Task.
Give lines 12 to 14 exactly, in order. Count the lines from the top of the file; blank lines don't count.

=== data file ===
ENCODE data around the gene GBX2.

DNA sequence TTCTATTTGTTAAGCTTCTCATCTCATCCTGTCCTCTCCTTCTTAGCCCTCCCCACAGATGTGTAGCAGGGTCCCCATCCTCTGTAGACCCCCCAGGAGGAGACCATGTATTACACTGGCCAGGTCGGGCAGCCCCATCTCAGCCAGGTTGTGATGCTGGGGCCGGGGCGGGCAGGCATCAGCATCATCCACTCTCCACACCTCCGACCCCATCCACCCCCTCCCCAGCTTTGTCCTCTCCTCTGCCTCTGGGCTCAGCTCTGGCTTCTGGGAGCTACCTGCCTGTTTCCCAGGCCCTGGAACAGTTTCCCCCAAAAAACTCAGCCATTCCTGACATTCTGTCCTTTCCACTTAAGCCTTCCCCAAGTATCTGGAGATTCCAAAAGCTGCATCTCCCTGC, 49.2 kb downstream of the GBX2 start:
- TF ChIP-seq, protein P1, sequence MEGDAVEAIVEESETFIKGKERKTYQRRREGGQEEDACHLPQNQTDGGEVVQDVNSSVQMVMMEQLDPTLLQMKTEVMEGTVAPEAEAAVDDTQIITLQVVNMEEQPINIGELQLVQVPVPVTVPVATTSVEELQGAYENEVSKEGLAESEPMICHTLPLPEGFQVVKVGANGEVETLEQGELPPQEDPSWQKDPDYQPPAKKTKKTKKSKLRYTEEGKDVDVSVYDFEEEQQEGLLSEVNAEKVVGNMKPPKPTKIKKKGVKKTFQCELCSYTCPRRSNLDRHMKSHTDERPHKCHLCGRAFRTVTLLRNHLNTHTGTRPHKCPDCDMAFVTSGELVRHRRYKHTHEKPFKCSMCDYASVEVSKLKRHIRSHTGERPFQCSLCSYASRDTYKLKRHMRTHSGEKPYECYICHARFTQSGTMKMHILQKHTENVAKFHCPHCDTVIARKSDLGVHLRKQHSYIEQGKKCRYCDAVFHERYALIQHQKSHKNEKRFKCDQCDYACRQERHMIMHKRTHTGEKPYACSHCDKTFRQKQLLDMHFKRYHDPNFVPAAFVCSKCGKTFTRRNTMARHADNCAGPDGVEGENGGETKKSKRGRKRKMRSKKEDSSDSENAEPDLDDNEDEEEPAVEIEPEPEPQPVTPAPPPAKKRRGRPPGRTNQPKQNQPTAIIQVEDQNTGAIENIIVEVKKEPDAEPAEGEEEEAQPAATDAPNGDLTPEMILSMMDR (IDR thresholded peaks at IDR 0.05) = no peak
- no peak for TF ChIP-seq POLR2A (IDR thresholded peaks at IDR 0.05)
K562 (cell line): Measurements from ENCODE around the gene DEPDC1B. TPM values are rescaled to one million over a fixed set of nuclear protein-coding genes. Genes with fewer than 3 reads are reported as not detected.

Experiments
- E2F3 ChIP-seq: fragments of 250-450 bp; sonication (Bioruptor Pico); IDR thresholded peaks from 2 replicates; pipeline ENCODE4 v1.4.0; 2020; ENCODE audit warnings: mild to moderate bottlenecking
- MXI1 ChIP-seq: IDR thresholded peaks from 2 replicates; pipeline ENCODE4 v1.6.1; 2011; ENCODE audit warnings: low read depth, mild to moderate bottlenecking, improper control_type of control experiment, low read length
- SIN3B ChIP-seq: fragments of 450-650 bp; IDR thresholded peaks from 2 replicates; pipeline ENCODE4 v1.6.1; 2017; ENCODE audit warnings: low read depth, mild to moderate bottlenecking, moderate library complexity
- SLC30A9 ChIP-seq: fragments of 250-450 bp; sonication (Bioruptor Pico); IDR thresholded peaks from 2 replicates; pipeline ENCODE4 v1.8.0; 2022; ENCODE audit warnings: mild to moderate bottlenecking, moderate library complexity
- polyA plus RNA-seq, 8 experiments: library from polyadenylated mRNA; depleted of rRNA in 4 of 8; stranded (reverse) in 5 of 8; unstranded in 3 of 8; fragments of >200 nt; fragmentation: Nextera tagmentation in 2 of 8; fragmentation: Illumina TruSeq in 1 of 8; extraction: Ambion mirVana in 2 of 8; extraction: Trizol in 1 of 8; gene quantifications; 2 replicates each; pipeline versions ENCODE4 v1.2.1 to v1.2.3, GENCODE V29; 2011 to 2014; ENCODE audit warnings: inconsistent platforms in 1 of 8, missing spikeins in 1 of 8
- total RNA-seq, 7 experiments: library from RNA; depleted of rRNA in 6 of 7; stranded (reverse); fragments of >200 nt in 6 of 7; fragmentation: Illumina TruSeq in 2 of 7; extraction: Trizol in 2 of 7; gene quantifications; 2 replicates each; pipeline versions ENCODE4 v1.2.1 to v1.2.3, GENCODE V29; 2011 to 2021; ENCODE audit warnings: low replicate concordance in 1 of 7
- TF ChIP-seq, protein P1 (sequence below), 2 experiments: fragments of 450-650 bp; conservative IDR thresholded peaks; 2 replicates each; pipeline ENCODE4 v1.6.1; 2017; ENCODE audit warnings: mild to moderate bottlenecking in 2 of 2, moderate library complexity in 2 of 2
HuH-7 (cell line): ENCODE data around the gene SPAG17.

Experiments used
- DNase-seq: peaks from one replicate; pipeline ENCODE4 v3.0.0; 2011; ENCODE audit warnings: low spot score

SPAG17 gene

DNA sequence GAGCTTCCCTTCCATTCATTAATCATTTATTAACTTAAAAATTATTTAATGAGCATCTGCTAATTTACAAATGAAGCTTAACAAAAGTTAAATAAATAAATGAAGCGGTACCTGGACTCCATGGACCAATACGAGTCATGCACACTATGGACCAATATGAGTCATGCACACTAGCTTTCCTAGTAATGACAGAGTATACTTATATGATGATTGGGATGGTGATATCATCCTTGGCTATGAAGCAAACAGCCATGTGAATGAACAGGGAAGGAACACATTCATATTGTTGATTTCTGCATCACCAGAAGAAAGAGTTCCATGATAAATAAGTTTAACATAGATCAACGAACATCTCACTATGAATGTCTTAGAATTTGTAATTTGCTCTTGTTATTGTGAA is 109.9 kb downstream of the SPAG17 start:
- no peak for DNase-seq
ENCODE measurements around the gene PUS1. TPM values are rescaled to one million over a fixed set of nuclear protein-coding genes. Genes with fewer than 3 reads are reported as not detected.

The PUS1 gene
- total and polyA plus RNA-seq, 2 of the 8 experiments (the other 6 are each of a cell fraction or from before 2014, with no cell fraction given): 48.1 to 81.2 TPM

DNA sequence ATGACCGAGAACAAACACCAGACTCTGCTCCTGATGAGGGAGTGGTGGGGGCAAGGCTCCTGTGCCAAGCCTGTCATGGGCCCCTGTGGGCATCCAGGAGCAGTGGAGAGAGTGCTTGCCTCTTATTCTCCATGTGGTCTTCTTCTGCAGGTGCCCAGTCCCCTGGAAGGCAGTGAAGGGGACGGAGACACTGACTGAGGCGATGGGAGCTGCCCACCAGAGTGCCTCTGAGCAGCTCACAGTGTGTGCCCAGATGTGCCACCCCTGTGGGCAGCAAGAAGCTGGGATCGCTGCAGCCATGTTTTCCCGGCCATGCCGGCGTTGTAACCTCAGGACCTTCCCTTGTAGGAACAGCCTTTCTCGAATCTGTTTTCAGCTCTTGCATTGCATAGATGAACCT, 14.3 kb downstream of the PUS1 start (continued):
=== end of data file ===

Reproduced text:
- total RNA-seq, 7 experiments: library from RNA; depleted of rRNA in 6 of 7; stranded (reverse); fragments of >200 nt in 6 of 7; fragmentation: Illumina TruSeq in 2 of 7; extraction: Trizol in 2 of 7; gene quantifications; 2 replicates each; pipeline versions ENCODE4 v1.2.1 to v1.2.3, GENCODE V29; 2011 to 2021; ENCODE audit warnings: low replicate concordance in 1 of 7
- TF ChIP-seq, protein P1 (sequence below), 2 experiments: fragments of 450-650 bp; conservative IDR thresholded peaks; 2 replicates each; pipeline ENCODE4 v1.6.1; 2017; ENCODE audit warnings: mild to moderate bottlenecking in 2 of 2, moderate library complexity in 2 of 2
HuH-7 (cell line): ENCODE data around the gene SPAG17.